For as long as SEO has been around, so has keyword analysis. It’s the foundation of everything SEO.

However, one of the greatest headaches with keywords is prioritising them easily. After all, if you’re faced with a list of 10,000 phrases, how do you actually work out which phrases are the most important?

How To Prioritise Keywords

A simple way is to look at a combination of click volumes and cost per click. In other words multiply search volume by cost per click and you end up with a single number that is sortable. This is great if you’re prioritising key phrases on a simplistic level, but if you’re planning a whole website and your being strategic about things, just because a phrase gets a lot of traffic and its competitive doesn’t mean it’s a phrase worth ranking on.

Here’s an example of a raw list where cost per click and search volume have been turned into a single metric.

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What About Intent?

But this doesn’t really help with understanding intent. If you think about it, Google is where people go to ask questions and not every keyword is an immediate buying question. For instance I might do a query like ‘best dashboard widgets’ , which is kind of a buying phrase, but it’s more a consideration phrase and so has to be dealt with in a different way to a phrase like ‘buy widgets’, which has a different meaning, i.e. I want to buy a widget now.

It’s been a long term headache coming up with a keyword framework to account for the different parts of the buying cycle users sit in. But now that’s changed.

A friend of mine, Jono Alderson has come up with a tool called term tagger which adds a layer of extra meaning to key phrases.

I’ll explain. If you can create a categorisation framework for keywords around user intent and layer that over a simple framework like cost per click by search volume, you have the basis for a sophisticated approach to keyword planning. It means you can sort key phrases by their commercial value and the stage a user is in within their buying cycle.

Using Term Tagger

Let’s run through and example:

I’ve gone to term tagger http://labs.linkdex.com/term-tagger/

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And I’ve used these phrases:

Query: best pizza in new york
Language – Phrase,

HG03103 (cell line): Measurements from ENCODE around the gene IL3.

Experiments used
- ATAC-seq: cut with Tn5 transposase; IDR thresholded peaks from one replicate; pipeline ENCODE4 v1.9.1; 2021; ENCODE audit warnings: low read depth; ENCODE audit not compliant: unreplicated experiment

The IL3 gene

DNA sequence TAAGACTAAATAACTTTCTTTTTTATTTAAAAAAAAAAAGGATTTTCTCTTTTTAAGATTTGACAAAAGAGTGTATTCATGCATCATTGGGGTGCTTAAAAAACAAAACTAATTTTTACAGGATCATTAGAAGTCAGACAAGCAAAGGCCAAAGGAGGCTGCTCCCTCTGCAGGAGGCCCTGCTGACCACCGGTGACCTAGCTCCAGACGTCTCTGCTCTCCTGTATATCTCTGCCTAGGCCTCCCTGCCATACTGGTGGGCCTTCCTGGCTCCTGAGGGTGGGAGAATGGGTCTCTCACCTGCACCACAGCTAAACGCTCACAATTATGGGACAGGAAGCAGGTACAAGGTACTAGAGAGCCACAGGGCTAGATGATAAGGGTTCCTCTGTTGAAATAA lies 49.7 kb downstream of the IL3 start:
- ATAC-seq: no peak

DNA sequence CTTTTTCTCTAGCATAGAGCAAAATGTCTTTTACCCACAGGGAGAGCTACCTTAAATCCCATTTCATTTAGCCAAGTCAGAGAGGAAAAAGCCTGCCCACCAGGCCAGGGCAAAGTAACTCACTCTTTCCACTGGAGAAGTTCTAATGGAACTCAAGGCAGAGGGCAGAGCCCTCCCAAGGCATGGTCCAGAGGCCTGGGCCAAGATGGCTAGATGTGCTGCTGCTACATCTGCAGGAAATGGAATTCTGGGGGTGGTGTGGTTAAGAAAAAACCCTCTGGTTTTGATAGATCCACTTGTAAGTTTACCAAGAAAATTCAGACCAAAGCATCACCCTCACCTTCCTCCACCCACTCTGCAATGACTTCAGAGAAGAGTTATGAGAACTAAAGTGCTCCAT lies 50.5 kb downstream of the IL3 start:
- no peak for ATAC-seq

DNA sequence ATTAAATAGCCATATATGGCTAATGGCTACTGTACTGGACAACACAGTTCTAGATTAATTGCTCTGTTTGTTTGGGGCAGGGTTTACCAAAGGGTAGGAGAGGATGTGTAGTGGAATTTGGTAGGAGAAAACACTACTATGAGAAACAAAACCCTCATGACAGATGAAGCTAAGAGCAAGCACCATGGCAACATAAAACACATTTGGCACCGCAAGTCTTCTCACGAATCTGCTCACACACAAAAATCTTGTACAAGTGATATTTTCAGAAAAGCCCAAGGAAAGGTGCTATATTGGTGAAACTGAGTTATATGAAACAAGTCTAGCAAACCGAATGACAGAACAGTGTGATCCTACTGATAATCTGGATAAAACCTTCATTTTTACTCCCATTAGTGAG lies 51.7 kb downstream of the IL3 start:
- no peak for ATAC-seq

Location (City),Location – USA,
Modifier – Good/Best/Favorite,
* Buying Cycle – Consideration/Research,
* Search Behaviour – Geographic Research

Explanation: this tool automatically categorises it as a location specific query. That means if I want to optimise for it, I need to make sure the site geo locates to the United States and specifically New York. Because the modifier states its: Good/Best/Favorite, I need to have a comparison page.

And within the buying cycle because it’s ‘Consideration/Research’, that means it’s not a landing page as such, but more an information resource and comparison page.

How I’ve adapted this…

I’m a great fan of putting a number against something, that way I can put it in an Excel table list it by most through to least important.

Taking Jono’s framework, I’ve added weightings to key phrases. Note: you can change the weightings and categorisations according to your needs.

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I’ve then classified key phrases by each of these terms:

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And then simply use this equation:

Cost per click, multiplied by average search volume, multiplied by keyword weighting gives me a sortable list by commercial priority.

The main point is that if you can categorise key phrases properly within a combination of:

  • position a user is within their buying journey
  • location
  • search behaviour
  • type of item
  • and other stuff I haven’t thought about yet

…you can get very structured within your planning process and start to build your site information architecture in a very methodical way.

I’ve only touched the surface on this subject…

Finally

I think the next step is to have a defined categorisation structure so it becomes universally adopted. This is done with stuff like meta data, where everyone agrees to work to a particular standard, i.e. http://dublincore.org/

Anyhow, I want to thank Jono for sharing this tool. It’s really opened up my horizons on keyword planning and is the foundation for how we manage keywords within the business.

 

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